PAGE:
Signaling pathways in childhood sarcoma

Program Goals

 

Approximately 70% of children with sarcoma can be cured using multimodality treatments, but the outcome is still poor for those with advanced or metastatic disease. Specifically, the 5-year event free survival rates are 30 percent or less in children with advanced or metastatic Ewing sarcoma, osteosarcoma or rhabdomyosarcoma, and intensive chemo-radiotherapy has not substantially altered this outcome over the past two decades. As additional cytotoxic drugs alone are unlikely to significantly increase cure rates, alternative and complimentary approaches need to be explored. Further, given the long-term toxicities associated with standard maximum tolerated dose chemotherapy in the pediatric population, new therapies associated with less genotoxicity are needed. This Program centers around three separate but integrated signaling pathways shown to be active in childhood sarcomas.

The overall goals for this Program Project Grant are to comprehensively understand the roles of three signaling pathways (NF-κB, STAT3, and insulin like growth factors [IGFs]) in the maintenance of malignant phenotypes of childhood sarcomas, and to use these findings to develop novel integrated therapies with enhanced efficacy for affected patients. These goals will be achieved through the combined expertise of the principal investigators in childhood sarcoma biology and pediatric cancer drug development, the incorporation of unique small and large animal models of childhood sarcoma, and the broad interactions between Projects 1-3. Together, the projects will characterize the interrelationship of these pathways and identify combinatorial inhibitory approaches most likely to yield biologic activity in the clinical setting.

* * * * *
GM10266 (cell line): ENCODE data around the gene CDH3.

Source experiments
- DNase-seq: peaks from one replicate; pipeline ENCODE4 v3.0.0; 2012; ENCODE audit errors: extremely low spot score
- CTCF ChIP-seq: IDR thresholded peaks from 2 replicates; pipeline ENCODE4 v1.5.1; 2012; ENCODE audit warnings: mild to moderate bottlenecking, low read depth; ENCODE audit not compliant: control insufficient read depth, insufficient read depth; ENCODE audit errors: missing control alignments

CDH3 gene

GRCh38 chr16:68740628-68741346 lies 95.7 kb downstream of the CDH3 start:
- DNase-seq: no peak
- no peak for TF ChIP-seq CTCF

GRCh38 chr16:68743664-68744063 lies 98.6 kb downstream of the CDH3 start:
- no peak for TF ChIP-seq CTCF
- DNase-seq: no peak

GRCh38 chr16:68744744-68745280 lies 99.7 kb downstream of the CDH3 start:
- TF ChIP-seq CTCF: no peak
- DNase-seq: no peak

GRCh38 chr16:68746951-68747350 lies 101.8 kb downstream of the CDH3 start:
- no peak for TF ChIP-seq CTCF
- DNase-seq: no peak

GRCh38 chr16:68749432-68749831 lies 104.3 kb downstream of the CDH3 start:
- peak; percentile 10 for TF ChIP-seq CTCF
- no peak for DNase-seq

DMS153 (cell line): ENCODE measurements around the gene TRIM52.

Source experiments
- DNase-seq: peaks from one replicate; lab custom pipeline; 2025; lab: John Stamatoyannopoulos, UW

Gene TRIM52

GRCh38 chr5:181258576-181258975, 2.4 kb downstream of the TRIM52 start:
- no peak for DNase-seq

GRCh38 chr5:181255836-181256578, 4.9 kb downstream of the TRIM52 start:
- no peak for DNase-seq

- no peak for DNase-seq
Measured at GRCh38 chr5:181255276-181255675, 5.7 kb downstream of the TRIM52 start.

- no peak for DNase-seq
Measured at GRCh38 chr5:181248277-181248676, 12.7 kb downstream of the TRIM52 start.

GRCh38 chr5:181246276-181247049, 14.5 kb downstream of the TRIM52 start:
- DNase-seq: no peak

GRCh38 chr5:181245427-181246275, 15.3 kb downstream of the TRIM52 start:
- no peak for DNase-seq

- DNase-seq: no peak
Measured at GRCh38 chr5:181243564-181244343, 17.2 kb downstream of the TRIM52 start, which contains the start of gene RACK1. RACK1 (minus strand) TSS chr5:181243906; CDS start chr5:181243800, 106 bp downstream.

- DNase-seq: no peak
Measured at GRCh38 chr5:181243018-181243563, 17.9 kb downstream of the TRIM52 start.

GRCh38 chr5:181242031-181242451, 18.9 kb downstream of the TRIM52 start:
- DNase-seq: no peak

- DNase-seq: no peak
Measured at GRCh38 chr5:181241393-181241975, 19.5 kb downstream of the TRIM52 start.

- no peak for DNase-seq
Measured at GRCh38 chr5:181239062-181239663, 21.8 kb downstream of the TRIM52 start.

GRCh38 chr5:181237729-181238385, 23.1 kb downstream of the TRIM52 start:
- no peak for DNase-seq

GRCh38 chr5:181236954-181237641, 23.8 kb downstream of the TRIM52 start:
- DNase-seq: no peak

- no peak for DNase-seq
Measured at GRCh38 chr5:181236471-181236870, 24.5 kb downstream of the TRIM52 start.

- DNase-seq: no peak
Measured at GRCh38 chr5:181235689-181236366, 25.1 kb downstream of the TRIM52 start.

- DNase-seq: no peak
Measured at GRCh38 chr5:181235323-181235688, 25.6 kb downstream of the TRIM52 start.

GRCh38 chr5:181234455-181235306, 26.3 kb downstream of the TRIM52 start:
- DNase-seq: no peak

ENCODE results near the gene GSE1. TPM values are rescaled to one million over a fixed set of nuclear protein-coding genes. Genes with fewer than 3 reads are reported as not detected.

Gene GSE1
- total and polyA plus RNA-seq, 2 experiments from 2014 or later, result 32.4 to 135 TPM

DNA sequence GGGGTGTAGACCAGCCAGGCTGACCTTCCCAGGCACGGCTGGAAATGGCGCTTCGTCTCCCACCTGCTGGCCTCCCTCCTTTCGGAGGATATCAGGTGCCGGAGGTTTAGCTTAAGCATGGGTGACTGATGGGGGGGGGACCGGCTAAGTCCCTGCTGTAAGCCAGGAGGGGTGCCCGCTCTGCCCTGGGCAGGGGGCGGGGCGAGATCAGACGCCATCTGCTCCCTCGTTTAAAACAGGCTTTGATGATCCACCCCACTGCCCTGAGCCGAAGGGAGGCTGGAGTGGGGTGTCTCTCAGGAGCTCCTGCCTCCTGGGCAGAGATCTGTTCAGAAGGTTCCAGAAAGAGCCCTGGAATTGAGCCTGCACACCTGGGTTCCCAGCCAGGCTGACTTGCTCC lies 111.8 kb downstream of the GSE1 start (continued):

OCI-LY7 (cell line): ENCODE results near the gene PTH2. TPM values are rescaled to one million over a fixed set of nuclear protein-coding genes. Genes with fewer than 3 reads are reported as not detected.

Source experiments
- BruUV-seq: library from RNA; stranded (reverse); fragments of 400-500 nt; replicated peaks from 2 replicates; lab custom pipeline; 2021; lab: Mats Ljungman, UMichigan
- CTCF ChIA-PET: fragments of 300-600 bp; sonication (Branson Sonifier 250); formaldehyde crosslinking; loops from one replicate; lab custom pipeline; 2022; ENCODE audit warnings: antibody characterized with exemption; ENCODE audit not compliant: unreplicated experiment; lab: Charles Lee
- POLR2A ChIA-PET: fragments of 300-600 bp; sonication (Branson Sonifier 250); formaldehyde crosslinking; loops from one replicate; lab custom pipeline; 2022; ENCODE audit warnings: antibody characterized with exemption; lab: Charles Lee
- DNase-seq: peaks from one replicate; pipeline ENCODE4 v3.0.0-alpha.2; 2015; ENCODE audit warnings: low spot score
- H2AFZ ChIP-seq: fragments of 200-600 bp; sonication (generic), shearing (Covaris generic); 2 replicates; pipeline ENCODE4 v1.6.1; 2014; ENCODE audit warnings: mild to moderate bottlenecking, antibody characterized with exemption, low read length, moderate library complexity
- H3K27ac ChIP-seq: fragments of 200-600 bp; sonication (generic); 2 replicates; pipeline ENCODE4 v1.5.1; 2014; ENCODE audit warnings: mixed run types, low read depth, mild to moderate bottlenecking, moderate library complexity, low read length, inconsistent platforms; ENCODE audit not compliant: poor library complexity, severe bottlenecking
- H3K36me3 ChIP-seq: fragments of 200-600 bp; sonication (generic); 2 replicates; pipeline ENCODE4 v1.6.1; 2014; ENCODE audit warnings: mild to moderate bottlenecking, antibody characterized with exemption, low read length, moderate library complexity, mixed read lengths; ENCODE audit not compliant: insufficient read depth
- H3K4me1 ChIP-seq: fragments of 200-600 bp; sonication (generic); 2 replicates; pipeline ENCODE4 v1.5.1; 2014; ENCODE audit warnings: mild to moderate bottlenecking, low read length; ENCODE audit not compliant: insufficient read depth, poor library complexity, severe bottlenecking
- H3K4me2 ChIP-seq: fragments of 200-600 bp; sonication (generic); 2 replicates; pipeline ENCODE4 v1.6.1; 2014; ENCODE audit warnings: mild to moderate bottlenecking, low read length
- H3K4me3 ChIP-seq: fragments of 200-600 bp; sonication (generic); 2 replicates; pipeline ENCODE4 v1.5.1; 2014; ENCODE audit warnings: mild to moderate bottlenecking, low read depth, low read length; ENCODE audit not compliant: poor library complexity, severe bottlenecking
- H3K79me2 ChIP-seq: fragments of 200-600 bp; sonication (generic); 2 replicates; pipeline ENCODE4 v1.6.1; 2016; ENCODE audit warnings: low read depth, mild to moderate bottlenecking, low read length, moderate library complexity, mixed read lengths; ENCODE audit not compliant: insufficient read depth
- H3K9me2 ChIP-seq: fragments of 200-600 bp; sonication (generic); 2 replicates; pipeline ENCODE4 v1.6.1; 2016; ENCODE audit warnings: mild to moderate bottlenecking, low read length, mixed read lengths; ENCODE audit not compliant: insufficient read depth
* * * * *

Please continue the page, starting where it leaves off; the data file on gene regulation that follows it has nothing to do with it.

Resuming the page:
The Program is unique both for its focus on childhood sarcomas, and for its focus on combinatorial approaches to suppress glycolysis, tumor cell proliferation, survival and angiogenesis through modulating NF-κB/TOR/STAT3/IGF signaling pathways.

 

Project 1 (Project Leader, Denis Guttridge, PhD, Ohio State University): NF-κB Regulation of a Metabolic Shift in Childhood Sarcomas

Project 2 (Project Leaders, Jiayuh Lin, PhD, Nationwide Children’s Hospital; Cheryl London, DVM, Ph.D. Ohio State University): The Role of STAT3 Signaling in Childhood Sarcoma

Project 3 (Project Leader, Peter J. Houghton, PhD, Greehey Children’s Cancer Research Institute, UTHSCSA): Insulin-like Growth Factor Signaling as a Therapeutic Target in Childhood Sarcomas and Angiogenesis The Program is supported by three shared resource cores.

  • Core A (Administration and Biostatistics) coordinates communication, program interactions, and provides a centralized mechanism for biostatistical support.
  • Core B (Xenograft and Cell Line) provides unique mouse models of childhood sarcoma and expertise.
  • Core C (Comparative Animal Core) supplies expertise in histopatholgy, fresh canine tumor specimens, and oversees preclinical evaluation of therapeutics in dogs with spontaneous osteosarcoma.

 

 

The overall goal of this Program Project Grant is to acquire a comprehensive understanding of the interrelationship between NF-κB, STAT3, and IGF signaling pathways in childhood sarcomas (rhabdomyosarcoma, Ewing sarcoma, osteosarcoma) that can be leveraged to develop novel more effective therapies for treating patients. These goals will be achieved through the combined expertise of the principal investigators in childhood sarcoma biology and pediatric cancer drug development, the incorporation of unique small and large animal models of childhood sarcoma, and the broad interactions between Projects 1-3. The basic premise for the work proposed is that each of the three pathways to be studied is important for sarcoma cell proliferation and survival, but that by virtue of the dynamic nature of cellular signaling, these pathways are interactive and combinatorial inhibition may be essential to achieve maximum therapeutic efficacy. A schematic showing Project interactions and specific pathways to be studied in each Project are shown: